From nature deficit to outdoor exploration: Curriculum for sustainability in Vermont's public schools
Vermont elementary school educators find ways to eﬀectively integrate environmental education into their practice
The aim of this research was to identify viable and accessible models of eﬀective environmental education for the classroom with a specific focus on place-based education. The study was based on the understanding that place-based education can be used to address concerns relating to nature deﬁcit disorder and to promote ecological responsibility. Place-based education uses local resources and systems -- both built and natural -- to educate students about the unique characteristics of the local environment. Place-based education strategies include giving students an active role in the care and upkeep of their local communities.
Nine elementary teachers in Vermont participated in this project: eight K–5 public school teachers and one after-school program coordinator at a local Waldorf School. The teaching experience of the participants ranged from 2.5 to 30 years. The teachers taught at six diﬀerent schools in communities with different demographics. While the teachers had varied instructional styles, they were all committed to having students learn in outdoor environments.
The teachers shared information about their vision and practice in outdoor education through one-on-one interviews with the researchers. The interviews were approximately 45 minutes in length and included questions about national and local curriculum, student engagement and behavior in an outdoor setting, and teacher perspectives on best practices in environmental education. The interviews were recorded and transcribed. The researchers also conducted eight field observations to collect information about environmental education strategies used by the teachers and the students’ responses to the outdoor education experiences.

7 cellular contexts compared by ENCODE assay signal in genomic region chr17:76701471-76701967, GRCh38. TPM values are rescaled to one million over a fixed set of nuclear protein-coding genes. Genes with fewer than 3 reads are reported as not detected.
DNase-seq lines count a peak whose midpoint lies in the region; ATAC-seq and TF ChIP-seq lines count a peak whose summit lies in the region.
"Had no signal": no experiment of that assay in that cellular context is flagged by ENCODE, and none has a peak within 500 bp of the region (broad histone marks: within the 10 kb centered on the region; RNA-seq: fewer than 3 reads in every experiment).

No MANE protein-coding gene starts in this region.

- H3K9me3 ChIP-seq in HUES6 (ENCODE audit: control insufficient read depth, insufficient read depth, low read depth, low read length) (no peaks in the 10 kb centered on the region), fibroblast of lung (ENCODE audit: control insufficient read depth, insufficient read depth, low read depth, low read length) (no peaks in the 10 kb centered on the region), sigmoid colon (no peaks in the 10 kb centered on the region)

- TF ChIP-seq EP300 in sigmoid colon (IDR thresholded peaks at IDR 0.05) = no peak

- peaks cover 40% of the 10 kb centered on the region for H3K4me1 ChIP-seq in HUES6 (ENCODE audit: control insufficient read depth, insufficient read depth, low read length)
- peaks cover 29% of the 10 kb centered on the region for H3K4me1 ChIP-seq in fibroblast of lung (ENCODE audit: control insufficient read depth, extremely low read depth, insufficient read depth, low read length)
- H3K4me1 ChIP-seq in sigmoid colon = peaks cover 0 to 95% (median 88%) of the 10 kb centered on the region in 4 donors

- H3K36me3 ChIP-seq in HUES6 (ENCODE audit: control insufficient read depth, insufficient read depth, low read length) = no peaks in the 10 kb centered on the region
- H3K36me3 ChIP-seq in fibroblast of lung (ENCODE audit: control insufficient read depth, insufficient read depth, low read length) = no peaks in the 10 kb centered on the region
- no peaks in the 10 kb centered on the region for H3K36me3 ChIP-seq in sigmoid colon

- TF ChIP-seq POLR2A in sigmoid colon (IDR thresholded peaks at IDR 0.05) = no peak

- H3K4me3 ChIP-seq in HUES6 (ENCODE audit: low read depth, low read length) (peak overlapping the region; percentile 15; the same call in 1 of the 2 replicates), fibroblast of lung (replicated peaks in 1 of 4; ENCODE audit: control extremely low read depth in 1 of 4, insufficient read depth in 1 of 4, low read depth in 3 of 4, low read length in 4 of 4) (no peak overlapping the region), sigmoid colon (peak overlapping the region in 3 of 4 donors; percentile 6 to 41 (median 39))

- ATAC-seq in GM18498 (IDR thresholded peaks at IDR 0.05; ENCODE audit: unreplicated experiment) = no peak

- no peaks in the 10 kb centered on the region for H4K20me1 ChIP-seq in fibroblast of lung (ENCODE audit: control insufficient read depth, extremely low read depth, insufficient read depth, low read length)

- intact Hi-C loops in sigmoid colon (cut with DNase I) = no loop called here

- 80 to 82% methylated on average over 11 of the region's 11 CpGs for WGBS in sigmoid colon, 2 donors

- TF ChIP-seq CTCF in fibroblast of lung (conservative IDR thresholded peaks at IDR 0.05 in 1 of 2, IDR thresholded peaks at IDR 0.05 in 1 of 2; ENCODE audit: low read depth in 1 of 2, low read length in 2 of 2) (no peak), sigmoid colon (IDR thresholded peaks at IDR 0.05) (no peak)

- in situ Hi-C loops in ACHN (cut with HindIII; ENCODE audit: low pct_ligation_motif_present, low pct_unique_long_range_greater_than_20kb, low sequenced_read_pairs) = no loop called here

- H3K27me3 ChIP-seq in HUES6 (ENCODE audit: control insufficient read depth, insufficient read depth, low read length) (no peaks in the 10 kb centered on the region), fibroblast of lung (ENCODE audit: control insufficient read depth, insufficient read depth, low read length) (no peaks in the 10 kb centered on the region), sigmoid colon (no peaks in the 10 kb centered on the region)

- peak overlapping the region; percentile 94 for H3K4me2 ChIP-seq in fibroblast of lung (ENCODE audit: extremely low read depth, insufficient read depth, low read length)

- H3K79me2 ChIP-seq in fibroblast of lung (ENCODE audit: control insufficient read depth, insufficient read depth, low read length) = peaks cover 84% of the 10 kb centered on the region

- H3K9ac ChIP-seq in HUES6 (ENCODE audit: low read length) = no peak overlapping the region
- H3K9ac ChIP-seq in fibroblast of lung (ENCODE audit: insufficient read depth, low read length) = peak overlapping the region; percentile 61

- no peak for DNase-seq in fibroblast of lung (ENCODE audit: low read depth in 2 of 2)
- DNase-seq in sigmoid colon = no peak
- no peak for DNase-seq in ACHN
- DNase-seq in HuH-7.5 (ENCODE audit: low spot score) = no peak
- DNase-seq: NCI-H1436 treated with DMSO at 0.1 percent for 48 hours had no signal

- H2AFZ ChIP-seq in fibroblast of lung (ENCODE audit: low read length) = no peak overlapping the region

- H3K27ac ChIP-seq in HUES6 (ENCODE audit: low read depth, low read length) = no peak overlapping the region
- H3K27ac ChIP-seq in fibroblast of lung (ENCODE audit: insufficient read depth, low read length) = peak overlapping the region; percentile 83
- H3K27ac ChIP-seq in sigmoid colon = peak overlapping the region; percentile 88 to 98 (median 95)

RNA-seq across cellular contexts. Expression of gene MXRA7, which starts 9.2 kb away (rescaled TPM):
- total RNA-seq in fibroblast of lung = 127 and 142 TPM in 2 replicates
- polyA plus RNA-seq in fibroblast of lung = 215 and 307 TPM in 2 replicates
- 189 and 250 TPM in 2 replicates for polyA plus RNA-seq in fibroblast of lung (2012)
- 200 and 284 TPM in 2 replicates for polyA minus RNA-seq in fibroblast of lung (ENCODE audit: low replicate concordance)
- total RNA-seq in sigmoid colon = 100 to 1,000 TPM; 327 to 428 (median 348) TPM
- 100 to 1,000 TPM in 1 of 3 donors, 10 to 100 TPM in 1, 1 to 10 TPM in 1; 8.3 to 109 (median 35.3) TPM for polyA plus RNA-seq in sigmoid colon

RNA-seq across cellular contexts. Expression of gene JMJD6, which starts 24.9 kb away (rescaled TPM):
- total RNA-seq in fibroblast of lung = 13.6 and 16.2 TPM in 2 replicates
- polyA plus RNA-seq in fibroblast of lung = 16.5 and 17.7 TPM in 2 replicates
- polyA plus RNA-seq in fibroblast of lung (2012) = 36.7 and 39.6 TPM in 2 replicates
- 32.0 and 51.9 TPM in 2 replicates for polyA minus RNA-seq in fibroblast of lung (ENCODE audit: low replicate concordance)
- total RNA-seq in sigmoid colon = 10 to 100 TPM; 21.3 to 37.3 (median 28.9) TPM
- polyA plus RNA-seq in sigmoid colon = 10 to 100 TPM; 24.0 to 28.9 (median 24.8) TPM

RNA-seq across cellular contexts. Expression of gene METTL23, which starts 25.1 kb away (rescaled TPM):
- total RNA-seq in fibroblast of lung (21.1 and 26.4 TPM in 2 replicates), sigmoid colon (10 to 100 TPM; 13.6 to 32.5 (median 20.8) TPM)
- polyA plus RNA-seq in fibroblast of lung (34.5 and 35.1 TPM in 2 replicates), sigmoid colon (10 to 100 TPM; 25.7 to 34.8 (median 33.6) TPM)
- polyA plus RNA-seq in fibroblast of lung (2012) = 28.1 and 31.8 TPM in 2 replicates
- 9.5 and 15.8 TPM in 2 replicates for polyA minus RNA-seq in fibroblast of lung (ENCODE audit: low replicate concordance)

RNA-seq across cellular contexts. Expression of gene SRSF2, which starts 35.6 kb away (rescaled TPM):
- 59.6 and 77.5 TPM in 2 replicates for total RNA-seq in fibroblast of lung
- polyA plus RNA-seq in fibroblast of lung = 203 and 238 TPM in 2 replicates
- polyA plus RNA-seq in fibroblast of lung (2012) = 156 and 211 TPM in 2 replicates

The researchers identified four themes relating to the strategies used by the teachers to successfully integrate environmental education into their practice: adventuring outside; building holistic curriculum; embracing and personalizing place-based education; and student choice and exploration. The teachers emphasized the importance of cooperation, exploration and respect as a foundation for outdoor learning experiences. While they acknowledged the importance of setting guidelines to manage behavior and create space for adventuring, the teachers indicated that they had no major discipline issues and implied that behavior was better outdoors than inside.
The teachers supported an interdisciplinary approach to environmental education, which they felt beneﬁts students and educational programs. Some teachers justified their outdoor education curriculum by describing it in terms of accepted discipline norms. They created curriculum that both aligned standards and empowered students with exploration and creativity. Teacher responses conﬁrmed how every community offers unique learning opportunities for their students. Such opportunities include service-learning activities empowering students to make a positive change in their local environment. The outdoor education approach used by the teachers supported students in following their own interests in exploration and play.
While this was a small study conducted in one area in northern Vermont, a belief expressed by the researchers is that the strategies the teachers used for environmental education can be applied to other places and that the results could help students develop the skills and values basic to environmental stewardship. They call for more research to support this understanding.